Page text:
You could call this a case of an early bird not wanting to catch the worm.
All high school student Derrick Holt wanted was a quick bite to eat when he purchased a Sausage McMuffin at a McDonald’s in Buckeye, Arizona.
What he says he got was a disgusting surprise, a stomach problem that’s kept him out of school and mixed messages from the restaurant that served him.
Looks like Mc Donalds' McRib won't be the only pressed pork patty in town.
Burger King is about to offer up some competition. The fire-grilled burger-maker unveiled its summer BBQ menu on Wednesday, which includes the Rib Sandwich along with 12 other items.
The menu, also featuring a Memphis BBQ Pulled Pork Sandwich and a Carolina BBQ Tendercrisp Sandiwch, will debut on May 21.
While a Burger King publicist wouldn't confirm if this menu is intended to lure customers away from the McDonald's McRib, the Burger King rib sandwich does bear a BBQ-themed resemblance.
A golden marketing and do-good opportunity for McDonald's may have lost its luster.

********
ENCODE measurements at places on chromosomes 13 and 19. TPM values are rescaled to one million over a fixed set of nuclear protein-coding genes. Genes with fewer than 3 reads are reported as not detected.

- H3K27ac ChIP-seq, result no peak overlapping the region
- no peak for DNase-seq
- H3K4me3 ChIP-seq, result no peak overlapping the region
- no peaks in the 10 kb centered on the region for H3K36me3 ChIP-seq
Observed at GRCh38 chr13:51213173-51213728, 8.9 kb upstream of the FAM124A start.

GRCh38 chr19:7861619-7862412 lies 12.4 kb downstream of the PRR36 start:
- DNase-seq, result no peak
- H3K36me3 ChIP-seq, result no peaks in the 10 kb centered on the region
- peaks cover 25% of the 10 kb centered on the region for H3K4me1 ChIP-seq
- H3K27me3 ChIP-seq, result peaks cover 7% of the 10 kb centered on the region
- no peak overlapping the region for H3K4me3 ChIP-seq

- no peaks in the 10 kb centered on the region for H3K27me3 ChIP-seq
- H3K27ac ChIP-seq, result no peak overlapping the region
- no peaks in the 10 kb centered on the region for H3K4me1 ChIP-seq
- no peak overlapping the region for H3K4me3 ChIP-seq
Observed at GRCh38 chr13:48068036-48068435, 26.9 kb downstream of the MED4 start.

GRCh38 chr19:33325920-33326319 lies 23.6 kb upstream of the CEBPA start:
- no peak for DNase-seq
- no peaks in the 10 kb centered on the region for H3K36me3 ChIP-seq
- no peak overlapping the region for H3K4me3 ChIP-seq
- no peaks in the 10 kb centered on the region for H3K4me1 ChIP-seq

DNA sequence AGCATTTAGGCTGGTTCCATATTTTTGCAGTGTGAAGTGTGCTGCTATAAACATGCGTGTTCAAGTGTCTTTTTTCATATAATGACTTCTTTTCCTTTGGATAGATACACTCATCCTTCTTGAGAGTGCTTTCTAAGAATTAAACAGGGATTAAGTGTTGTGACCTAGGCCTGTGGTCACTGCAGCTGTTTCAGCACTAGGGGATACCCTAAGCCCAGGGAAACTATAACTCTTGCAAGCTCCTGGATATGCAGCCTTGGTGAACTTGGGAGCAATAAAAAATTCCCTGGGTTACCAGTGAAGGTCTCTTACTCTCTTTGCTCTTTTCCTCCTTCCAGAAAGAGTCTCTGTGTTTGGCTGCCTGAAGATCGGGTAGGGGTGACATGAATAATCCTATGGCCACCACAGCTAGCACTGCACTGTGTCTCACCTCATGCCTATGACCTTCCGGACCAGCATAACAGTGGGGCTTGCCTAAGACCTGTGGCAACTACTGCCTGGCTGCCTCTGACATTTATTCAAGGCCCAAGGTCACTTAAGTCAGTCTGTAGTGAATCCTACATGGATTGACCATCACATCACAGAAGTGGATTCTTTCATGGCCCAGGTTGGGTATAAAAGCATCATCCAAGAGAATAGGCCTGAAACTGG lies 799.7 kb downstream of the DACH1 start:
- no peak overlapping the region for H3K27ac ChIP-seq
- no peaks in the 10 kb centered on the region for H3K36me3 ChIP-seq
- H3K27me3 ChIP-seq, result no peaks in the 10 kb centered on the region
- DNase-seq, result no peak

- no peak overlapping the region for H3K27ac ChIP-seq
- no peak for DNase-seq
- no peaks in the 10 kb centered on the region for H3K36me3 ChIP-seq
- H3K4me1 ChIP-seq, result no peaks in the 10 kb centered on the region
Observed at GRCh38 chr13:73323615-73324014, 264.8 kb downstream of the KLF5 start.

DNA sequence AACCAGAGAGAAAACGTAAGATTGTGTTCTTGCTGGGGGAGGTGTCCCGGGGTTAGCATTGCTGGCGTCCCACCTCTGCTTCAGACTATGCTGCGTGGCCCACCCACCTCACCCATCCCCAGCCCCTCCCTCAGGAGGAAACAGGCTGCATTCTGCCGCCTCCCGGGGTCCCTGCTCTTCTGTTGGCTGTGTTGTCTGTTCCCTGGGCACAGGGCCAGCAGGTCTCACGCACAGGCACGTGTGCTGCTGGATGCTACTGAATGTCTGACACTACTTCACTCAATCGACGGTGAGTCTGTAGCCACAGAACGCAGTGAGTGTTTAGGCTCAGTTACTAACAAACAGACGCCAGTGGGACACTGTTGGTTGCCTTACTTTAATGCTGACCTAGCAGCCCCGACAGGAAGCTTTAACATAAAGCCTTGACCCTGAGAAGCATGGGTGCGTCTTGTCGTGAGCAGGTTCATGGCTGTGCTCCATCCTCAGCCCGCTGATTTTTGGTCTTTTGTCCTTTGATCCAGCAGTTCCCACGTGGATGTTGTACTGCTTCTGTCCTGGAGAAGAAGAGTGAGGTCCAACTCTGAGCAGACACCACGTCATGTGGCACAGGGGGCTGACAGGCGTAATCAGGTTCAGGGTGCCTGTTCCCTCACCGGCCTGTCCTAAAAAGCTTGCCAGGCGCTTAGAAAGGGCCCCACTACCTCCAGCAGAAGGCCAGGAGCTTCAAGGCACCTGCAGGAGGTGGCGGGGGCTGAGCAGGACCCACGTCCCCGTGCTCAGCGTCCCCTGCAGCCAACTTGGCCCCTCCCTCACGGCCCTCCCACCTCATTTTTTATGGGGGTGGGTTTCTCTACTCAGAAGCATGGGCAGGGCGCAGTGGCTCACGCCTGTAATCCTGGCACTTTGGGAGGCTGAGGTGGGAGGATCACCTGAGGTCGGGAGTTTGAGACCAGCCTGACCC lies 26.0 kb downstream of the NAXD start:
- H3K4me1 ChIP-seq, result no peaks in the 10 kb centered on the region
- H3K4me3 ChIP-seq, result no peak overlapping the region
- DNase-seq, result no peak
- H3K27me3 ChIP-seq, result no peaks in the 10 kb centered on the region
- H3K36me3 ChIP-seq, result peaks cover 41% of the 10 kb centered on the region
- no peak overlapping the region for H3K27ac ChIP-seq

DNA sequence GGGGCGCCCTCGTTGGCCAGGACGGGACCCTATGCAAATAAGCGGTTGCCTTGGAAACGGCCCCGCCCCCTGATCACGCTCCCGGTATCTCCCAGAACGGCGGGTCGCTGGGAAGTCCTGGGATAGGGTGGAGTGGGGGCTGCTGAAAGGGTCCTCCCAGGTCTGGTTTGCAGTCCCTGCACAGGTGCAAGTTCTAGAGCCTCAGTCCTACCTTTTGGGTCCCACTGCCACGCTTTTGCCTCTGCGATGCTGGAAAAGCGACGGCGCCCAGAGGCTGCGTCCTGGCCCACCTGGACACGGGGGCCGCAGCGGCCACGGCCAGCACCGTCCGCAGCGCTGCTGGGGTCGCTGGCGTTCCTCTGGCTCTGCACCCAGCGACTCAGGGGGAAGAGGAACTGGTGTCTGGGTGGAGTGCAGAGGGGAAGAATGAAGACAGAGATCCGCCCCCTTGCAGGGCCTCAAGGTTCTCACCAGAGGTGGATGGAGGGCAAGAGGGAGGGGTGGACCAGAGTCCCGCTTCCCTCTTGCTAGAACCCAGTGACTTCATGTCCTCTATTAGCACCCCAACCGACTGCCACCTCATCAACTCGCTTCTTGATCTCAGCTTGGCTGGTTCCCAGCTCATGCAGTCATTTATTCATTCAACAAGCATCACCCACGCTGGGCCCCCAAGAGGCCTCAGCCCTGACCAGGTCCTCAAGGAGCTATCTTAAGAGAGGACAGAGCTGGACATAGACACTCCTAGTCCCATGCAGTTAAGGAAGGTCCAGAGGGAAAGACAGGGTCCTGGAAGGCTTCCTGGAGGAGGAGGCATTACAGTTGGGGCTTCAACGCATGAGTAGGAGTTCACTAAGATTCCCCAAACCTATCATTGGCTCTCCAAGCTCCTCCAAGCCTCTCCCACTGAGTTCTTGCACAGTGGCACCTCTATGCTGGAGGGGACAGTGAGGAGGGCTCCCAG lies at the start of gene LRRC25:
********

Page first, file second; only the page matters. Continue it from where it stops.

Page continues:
The fast food giant found itself at the center of big news this week in Cleveland, when Charles Ramsey freed three women and a girl who police say were held hostage for years. Ramsey became a viral video star, and in interview after interview, he told TV anchors that he had gone to McDonald's before rescuing the women and rushed to their aid carrying a "half-eaten Big Mac."
McDonald’s president Jan Fields announced today that starting next week, menu boards in the chain's restaurants and drive-thrus will contain calorie counts for all menu items in accordance with the company's ongoing Commitments to Offer Improved Nutrition Choices program.